If you are a part of the Litigation Support community, you have no doubt been asked for a complete list of file types that cannot or should not be processed. What was your answer?
My answer has always been: There is no definitive list of file types that fall within that category.
Here’s why and some tools to help you figure out what you don’t need…
Some may argue that the NIST’s (National Institute of Standards and Technology) National Software Reference Library (NSRL) is just such a list. This list contains, “…[information that] will help alleviate much of the effort involved in determining which files are important as evidence on computers or file systems that have been seized as part of criminal investigations. The [Reference Data Set] RDS is a collection of digital signatures of known, traceable software applications.” This is a great start for getting rid of file types that are unnecessary and known by the NIST, but it is by no means all-encompassing.
So, what can be done?
Before we get into details, let’s first define “processing.” Some think of processing as ingesting data and extracting metadata and text from that data. Others see processing as the process of converting a native file into an image (usually a TIFF or a JPG). Many define processing as a combination of these things, along with performing OCR on data that did not have text to extract. The EDRM lists processing as encompassing the following:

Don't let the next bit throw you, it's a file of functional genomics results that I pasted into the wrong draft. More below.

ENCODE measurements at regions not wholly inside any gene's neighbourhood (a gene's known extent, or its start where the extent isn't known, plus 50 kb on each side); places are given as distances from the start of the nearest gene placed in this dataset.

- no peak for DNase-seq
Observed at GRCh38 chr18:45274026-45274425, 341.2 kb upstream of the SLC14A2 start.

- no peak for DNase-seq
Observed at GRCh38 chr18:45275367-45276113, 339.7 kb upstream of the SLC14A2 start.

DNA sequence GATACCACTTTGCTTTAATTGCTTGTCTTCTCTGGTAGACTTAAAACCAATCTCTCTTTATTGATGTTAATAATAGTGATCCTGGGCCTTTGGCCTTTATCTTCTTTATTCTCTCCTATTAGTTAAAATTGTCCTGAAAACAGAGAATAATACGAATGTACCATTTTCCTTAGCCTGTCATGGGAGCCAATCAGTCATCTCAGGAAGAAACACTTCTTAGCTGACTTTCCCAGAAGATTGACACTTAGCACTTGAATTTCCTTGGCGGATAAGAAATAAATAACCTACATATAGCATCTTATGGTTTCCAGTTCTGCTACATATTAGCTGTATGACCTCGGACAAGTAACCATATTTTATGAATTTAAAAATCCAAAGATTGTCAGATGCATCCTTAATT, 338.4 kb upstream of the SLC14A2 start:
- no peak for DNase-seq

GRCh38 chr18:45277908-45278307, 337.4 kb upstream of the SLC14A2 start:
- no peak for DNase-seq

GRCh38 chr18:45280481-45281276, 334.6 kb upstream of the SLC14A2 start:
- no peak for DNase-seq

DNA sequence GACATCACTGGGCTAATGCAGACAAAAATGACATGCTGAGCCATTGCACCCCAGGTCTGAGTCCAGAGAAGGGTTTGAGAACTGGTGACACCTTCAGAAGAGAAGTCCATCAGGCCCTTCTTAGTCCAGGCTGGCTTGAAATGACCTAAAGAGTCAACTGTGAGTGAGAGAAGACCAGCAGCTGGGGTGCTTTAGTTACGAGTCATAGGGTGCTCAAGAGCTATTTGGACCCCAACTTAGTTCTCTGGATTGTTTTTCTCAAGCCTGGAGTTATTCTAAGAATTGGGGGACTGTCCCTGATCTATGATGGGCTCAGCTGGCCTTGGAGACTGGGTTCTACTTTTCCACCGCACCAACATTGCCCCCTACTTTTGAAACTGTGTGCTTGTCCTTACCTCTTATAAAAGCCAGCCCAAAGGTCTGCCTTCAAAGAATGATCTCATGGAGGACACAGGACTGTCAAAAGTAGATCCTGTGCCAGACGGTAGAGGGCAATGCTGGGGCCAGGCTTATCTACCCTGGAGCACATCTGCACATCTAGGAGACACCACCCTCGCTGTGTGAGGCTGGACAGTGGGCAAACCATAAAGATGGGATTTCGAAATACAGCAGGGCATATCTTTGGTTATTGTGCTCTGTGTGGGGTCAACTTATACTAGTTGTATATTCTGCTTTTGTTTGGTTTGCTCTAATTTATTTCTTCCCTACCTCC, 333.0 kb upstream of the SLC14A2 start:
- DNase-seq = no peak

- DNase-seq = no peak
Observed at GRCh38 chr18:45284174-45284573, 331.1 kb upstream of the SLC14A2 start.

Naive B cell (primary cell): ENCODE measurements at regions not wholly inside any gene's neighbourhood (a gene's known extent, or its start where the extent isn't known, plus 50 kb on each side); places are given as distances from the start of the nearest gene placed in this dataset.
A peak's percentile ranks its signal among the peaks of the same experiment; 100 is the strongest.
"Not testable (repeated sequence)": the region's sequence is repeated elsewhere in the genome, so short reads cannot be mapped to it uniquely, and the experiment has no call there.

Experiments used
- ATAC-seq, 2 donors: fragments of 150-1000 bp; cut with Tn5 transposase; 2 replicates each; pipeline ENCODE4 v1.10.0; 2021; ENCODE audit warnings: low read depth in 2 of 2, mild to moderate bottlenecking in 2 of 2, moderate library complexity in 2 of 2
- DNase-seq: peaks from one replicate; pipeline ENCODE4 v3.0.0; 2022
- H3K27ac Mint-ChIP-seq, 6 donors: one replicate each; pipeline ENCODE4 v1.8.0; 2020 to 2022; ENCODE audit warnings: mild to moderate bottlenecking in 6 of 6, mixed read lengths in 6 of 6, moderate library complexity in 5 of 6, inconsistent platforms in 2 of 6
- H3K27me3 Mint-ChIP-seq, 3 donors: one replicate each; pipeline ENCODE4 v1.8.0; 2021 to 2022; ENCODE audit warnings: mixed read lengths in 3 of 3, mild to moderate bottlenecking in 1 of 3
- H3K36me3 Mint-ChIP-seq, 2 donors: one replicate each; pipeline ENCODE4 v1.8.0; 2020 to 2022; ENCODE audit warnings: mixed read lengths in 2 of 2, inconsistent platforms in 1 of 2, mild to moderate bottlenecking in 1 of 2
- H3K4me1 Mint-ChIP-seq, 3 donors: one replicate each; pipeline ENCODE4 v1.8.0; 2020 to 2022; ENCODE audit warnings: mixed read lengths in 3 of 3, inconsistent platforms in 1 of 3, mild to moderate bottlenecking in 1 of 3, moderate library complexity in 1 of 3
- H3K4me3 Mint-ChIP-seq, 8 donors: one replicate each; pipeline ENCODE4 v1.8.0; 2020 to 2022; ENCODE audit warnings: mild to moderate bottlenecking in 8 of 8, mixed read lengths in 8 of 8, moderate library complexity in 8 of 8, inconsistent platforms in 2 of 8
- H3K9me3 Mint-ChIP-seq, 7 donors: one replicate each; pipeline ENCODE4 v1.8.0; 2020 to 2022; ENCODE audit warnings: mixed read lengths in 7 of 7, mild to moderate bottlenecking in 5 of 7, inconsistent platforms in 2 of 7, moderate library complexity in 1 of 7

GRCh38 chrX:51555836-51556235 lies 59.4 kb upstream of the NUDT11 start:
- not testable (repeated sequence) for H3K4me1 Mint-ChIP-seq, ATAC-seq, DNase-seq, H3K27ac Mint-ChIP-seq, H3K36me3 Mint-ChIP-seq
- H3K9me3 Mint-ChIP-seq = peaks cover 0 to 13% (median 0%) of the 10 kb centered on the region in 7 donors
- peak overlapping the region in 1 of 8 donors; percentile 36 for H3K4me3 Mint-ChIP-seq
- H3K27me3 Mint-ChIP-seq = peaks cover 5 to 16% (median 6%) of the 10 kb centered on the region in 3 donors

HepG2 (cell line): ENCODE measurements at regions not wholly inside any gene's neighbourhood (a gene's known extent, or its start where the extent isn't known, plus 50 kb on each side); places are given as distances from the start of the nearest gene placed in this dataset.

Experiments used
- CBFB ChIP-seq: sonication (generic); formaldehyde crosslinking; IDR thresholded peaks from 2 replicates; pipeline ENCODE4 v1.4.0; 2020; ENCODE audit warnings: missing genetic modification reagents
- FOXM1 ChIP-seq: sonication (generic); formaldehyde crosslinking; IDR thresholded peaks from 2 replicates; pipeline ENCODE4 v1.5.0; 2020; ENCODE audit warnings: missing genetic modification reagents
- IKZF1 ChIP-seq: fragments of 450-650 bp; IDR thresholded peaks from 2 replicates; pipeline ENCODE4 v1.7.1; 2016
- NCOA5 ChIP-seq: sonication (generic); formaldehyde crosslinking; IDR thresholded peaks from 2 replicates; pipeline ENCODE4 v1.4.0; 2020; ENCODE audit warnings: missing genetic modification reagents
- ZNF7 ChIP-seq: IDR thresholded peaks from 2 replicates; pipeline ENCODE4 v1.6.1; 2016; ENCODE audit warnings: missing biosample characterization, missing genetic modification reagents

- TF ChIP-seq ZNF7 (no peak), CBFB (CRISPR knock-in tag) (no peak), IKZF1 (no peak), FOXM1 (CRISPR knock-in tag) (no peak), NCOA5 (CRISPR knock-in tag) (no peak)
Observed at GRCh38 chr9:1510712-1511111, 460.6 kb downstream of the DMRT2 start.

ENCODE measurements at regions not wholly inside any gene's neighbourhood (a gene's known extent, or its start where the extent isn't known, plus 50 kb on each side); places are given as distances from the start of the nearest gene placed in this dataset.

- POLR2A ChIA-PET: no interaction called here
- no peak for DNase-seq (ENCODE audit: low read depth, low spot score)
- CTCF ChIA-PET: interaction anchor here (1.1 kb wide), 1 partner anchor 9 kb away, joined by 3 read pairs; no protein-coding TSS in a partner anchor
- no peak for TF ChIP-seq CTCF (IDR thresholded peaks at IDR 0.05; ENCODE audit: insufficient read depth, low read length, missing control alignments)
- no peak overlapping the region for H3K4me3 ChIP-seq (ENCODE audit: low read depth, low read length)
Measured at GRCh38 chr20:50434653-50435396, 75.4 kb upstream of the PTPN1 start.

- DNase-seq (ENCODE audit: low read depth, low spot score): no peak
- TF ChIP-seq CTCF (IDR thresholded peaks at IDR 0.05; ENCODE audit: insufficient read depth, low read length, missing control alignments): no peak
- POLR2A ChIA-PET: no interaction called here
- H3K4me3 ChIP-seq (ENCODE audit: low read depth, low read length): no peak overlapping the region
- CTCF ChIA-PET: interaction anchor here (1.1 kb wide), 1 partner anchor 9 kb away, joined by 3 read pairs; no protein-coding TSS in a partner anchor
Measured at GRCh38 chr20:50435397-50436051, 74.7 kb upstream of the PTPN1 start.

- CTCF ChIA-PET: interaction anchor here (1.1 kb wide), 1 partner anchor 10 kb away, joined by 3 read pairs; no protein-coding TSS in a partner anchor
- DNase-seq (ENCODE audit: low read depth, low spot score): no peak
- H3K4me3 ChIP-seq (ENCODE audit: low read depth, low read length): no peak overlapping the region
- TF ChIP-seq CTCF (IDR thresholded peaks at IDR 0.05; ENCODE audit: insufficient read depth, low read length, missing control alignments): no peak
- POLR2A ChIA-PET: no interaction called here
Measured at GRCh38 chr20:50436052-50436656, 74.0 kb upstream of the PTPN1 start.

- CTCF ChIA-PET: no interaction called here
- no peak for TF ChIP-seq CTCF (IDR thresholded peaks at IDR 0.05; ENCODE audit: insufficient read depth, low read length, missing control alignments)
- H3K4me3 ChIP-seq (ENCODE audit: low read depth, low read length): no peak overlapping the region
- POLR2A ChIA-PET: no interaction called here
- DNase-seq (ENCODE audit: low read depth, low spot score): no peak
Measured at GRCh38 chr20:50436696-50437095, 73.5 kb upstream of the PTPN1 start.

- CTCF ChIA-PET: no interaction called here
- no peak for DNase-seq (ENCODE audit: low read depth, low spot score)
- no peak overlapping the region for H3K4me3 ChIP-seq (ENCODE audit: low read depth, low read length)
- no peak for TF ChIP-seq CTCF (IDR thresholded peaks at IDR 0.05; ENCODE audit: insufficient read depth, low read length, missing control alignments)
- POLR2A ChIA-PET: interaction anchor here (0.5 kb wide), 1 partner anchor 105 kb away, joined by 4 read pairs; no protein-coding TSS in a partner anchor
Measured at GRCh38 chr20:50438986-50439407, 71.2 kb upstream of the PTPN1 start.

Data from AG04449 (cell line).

- Aims: Perform actions on [Electronically Stored Information] ESI to allow for metadata preservation, itemization, normalization of format, and data reduction via selection for review.
- Goal: Identify ESI items appropriate for review and production as per project requirements.
A quick word about metadata:
Most documents have at least a bit of metadata (data about the data) that can be extracted, many have “extractable” text, and most can be included within a review database. This; however, does not mean that you will be able to review the document. In most instances, if a document cannot be readily opened by an installed application, it’s likely that the same document cannot be converted to an image format.
If you’re having issues working with the file, your opposing counsel will likely encounter issues too and we all know what that means!
Now, back to our originally scheduled discussion…